“Building a high-capacity rapid transit line in an area with low or moderate intensity of land uses will make sense only if it is possible to redevelop and intensify lands within walking distance of the transit stops,” Sorensen and Hess write. “Unfortunately, this consideration has not been a significant part of transit planning debates in the Toronto region.”

Their key conclusions:

  • The three LRT lines would serve an area of 3,147 2,794 hectares in terms of access to transit stops on foot. This area is almost 10 times as large as that of the subway, which would serve only 332 hectares.
  • The prime potential redevelopment land within walking distance of stops is 541 458 hectares for the LRT lines, compared with 84 hectares for the subway.
  • The total population within walking distance of stops is more than 137,000 125,100 for the LRT lines, and for the subway is less than 11,000.
  • The number of jobs within walking distance of transit stops is more than 18,000 14,000 for the LRT lines, and less than 3,000 for the subway.

(Editor’s Note: Due to a calculation error in the initial analysis, Prof. Sorensen has provided slightly revised figures, as noted above. The report’s basic conclusions remain unchanged.)

Sorensen and Hess point out that many arterials in Scarborough were developed with rear-lot frontage, meaning they’ll never be intensified. Another 19% of Scarborough is zoned for employment lands, they add. By running transit through those areas as a means of driving intensification, the city will lose valuable industrial land, and the speculative increase in land prices will make it more difficult for existing employers to remain where they are.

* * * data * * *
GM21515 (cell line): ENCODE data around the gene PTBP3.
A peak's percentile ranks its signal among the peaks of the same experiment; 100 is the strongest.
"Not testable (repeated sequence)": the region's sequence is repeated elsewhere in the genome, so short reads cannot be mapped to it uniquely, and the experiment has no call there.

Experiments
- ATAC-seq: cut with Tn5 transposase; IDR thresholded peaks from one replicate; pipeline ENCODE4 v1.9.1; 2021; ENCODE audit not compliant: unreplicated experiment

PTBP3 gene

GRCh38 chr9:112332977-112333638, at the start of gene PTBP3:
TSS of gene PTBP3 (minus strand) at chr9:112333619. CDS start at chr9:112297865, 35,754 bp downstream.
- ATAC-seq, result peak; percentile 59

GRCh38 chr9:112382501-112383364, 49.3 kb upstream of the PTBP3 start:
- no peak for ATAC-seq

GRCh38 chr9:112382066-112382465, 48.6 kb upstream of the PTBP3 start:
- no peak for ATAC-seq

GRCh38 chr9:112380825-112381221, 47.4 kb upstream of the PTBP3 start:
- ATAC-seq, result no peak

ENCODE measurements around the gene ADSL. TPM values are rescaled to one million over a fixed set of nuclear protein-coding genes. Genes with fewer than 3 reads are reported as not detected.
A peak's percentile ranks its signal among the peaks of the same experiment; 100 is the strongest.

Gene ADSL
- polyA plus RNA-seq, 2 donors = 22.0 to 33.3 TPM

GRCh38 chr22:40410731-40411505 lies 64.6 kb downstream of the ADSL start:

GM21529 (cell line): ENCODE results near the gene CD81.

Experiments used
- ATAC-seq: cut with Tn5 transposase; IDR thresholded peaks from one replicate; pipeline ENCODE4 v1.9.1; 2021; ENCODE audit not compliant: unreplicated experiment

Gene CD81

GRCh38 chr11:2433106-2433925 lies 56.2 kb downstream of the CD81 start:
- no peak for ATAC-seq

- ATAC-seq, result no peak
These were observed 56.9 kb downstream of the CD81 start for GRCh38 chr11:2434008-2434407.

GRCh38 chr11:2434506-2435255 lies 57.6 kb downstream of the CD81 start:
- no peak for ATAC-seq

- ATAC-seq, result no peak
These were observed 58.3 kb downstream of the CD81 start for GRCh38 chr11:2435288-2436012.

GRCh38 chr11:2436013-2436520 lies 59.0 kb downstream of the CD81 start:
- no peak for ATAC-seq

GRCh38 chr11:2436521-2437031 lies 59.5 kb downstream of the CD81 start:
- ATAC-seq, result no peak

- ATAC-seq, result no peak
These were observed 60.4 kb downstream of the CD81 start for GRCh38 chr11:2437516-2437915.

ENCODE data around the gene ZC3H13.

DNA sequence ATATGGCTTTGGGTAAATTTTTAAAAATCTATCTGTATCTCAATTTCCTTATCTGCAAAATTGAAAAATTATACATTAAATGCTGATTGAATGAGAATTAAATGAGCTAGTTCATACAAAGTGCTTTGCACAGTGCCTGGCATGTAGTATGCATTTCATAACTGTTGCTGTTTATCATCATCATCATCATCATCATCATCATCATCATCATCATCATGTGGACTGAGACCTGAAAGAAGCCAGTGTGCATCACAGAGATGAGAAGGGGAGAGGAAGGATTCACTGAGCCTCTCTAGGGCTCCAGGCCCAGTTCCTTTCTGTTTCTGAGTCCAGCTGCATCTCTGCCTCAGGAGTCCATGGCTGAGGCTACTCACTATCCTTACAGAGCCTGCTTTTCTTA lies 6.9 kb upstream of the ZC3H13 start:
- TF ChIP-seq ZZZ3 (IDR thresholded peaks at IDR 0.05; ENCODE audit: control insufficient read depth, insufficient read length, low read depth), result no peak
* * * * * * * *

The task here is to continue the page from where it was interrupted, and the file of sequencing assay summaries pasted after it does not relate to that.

The most viable alternatives for rapid transit corridors, therefore, are those arterials currently lined by large commercial lots – e.g., gas stations, car dealerships, strip malls. They can be intensified to create a larger pool of commuters, and the redevelopment activity won’t negatively impact the area’s economy. As it happens, those arterials also tend to be the most accessible from a pedestrian perspective, in that they’re well connected to adjoining residential neighbourhoods. And, not surprisingly, they coincide with the routes originally proposed for the LRT lines.

scarborough subway table 1 chart

As Table 1 of their study shows, the three proposed subway stations are readily accessible to only about 331 ha of residential neighbourhoods (Sorensen/Hess rely on a long-standing assumption that most people are willing to walk up to 800 metres to a transit stop). The three LRTs combined would be accessible to ten times that area.

The redevelopment figures are just as stark. “SmartTrack has 151 hectares of re-developable land, the subway has 84 hectares, Sheppard LRT 171 hectares, Eglinton-Morningside 208 hectares, and Malvern 163 hectares.”

scarborough subway PED routes